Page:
A 2008 movie directed by Danny Boyle
Amid the muddy world of motocross, four young people in Holland find themselves on a turbulent collision course with their own dreams and aspirations, encountering violent and sexual revelations along the way. Superbly shot by cinematographer-turned-director … see full wiki
Fairly acclaimed Dutch director Paul Verhoeven is responsible for a film called Spetters, yep, responsible.
Spetters is a motocross movie made in 1980. The main characters are three motocross hopefuls. Rein (Hans van Tongeren) who is truly good and gets commercial backing; a semi-tragedy centers around him about halfway through the film, but I will not go into details (in case you want to watch this turkey). Eef (Toon Agterberg) turns out to be the only complex character; at first he is just a very talented grease monkey. He begins beating up gay prostitutes to steal their cash—not too long after this begins, a group of gay men rape him and this (ironically) makes him come to terms with his sexuality. The last of the trio is Hans who is just a comical fop throughout.
At one of the motocross tournaments the young men meet Fientje (Renee Soutendijk) who, with her brother, run a traveling food cart. The three consider her to be unquestionably beautiful and try to win her favor (complete with what amounts to cock blocking—forgive the vulgarity, but I can think of no better way to put it).
Spetters also examines the relationship each of these young men has with their fathers. Rein’s father is a very happy bar owner extremely proud and supportive of his son. Hans’s father is seldom seen, but the relationship is never strained. Eef’s father is a strict Calvinist. Obviously a motocross obsessed then gay son and a Calvinist father will not get along. Still Eef decides to stay just to show up his father as best he can.
Netflix and Wikipedia both refer to Spetters as a coming of age film. It isn’t. Rein faces a tragedy, Eef faces a fairly small amount of movie time with his “new” sexuality crisis and Hans never stops being a fop. Though it might appear so, there really is no change in any of the characters. I also don’t see the age from what appears to be 20-25 anywhere near a coming of age story. If you have not come into your age by then, it will be an uphill battle ever to get there.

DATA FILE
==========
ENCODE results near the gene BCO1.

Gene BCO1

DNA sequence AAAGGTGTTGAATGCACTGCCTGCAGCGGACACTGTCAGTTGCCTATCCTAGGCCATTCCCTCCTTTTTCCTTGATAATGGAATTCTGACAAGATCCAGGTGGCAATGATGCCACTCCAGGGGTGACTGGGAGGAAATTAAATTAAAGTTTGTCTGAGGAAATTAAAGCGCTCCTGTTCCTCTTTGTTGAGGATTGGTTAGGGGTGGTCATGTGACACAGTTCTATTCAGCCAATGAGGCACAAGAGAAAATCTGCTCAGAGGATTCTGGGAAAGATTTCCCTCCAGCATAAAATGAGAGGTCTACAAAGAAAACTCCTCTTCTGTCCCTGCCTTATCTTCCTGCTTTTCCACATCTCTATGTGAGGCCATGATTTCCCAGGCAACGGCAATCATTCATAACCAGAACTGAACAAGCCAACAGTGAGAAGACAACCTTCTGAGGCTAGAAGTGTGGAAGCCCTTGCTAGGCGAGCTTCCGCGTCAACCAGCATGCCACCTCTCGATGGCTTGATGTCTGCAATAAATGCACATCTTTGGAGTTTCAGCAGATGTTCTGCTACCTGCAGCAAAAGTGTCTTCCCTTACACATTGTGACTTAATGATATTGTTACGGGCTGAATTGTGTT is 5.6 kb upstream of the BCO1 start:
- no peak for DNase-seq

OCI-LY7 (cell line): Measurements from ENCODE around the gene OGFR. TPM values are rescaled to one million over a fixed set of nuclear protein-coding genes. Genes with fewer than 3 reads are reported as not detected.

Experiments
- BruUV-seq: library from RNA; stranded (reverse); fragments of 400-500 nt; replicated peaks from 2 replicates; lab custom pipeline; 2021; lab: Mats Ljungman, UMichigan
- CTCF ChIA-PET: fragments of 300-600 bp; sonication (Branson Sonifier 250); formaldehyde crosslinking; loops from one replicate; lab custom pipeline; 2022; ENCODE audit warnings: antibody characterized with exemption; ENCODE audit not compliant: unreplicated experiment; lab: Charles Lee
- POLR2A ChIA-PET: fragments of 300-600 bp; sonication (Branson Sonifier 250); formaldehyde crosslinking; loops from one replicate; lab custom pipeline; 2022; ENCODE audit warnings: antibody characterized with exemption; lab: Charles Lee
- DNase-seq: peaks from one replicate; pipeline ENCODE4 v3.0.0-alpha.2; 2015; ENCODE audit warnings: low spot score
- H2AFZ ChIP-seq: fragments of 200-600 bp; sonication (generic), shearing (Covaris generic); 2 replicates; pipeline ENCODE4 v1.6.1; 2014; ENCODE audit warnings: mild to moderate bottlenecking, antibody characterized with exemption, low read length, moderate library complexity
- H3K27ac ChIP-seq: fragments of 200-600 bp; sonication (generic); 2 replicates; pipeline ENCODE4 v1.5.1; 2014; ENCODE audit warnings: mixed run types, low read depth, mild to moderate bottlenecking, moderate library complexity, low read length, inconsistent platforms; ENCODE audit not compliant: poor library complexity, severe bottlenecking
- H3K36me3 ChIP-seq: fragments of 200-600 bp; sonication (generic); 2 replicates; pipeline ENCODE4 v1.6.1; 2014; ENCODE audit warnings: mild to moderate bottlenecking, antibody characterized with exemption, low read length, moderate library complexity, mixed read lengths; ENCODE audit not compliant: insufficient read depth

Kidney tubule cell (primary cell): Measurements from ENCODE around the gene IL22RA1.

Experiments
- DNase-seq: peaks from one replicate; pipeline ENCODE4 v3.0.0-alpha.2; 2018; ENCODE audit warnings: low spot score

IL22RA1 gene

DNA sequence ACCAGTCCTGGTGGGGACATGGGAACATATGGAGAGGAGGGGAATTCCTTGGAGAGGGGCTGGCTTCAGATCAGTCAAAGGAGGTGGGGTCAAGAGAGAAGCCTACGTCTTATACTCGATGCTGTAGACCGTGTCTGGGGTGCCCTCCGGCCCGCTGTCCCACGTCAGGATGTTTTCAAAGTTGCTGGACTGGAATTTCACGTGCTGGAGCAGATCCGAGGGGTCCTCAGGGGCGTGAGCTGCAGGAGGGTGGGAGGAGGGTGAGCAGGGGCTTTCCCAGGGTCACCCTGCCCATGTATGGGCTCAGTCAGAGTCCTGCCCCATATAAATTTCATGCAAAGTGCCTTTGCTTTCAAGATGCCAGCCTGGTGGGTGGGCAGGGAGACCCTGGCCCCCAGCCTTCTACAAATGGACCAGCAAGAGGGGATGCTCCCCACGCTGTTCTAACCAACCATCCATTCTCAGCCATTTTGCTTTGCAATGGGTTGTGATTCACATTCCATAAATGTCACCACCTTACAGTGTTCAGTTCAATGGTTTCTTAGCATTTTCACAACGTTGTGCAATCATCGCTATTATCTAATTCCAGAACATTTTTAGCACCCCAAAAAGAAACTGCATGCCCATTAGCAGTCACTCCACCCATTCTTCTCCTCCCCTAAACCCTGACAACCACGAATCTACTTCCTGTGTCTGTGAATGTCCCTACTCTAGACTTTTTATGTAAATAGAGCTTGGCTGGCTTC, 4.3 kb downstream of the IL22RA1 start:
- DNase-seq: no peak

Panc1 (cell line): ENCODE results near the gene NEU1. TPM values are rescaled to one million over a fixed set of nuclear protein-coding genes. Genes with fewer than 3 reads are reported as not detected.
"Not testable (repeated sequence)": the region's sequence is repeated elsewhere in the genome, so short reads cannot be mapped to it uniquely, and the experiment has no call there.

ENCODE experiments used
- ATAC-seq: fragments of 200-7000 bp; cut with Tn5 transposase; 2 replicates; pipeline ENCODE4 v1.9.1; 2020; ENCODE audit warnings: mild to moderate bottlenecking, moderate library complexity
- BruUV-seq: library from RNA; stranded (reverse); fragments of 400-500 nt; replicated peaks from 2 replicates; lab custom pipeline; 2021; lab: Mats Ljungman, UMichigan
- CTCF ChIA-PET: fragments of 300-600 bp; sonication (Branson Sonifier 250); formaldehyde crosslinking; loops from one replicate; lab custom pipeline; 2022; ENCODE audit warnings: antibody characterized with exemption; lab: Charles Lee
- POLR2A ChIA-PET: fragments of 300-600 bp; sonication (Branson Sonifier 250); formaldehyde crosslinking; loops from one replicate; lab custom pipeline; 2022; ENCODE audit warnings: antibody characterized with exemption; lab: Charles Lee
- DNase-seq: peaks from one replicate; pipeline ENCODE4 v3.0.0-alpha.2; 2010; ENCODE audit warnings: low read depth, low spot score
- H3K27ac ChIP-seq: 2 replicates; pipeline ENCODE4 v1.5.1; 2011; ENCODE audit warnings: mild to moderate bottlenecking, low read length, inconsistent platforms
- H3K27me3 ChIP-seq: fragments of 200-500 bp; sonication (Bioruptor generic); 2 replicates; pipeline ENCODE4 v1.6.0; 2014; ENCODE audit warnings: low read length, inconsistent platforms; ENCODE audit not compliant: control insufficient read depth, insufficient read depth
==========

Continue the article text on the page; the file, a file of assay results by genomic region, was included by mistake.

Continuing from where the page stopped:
For me coming of age means two distinct events. The first is the move from tween to teen. The personality changes and crises here, while difficult to pull off so that adults won’t roll their eyes, can be severe and, in the right hands can speak to teen and adult alike Twelve and Holding (http://www.epinions.com/content_268353310340>) is a good example of this. The second coming of age event is losing one’s virginity. These are usually rarer (in a drama anyway) because in a prudish time, they are difficult to get funded or produced. This act is a decidedly “adult” act, so a teenager doing this makes a further step towards coming “of age” even if it is not what one or the other expects. The only change during the time from 18-20, typically is that either the character has to start college and faces whatever is there, or the military and whatever the character faces there. There is also the buddy movie of the last great summer Y tu mama tambian is one of this ilk—I think it ultimately fails, but it is a recent example of this sort of facing the last “irresponsible” summer before decisions made have to be met.
Let’s assume that the trio are all 18(a significant stretch) and trying this motocross thing for just a little while longer before they have to decide on an adult situation. The film covers such a short period of time and no real growth occurs, that nothing comes of nothing.
Even had I not read the first sentence of the Netflix sleeve, I would still have hated it. The acting is simplistic because the characters are all just types from central casting. Even fair actors could have worked that out with just a bit of help from the director, but crap actors will not be able to expand the scope of their role no matter who is trying to elicit it. Mr. Verhoeven has directed special effect films like Total Recall and Starship Troopers. Each was terrible in its own way, but they didn’t totally suck because the camerawork in each of them complimented the special effects rather than just relying on them. Spetters has no special effects, so the only thing to do is hope the performances can pull this one out of the mud—no such luck. At least the more recent Verhoeven films were treats for the eyes even though the acting was really bad. Spetters only proves that the director may have an eye towards the extra-film niceties but doesn’t give a rip for acting or doesn’t have the slightest idea how to pull decent performances from his cast.
Unless you just really like motocross, there is no reason to watch this film. Even if you do, you will need to skip past the talky scenes.
Viewing Format: DVD
Video Occasion: None of the Above
What did you think of this review?
A 2008 movie directed by Danny Boyle
Art House & International and Drama movie directed by Giusep …
A movie directed by Majid Majidi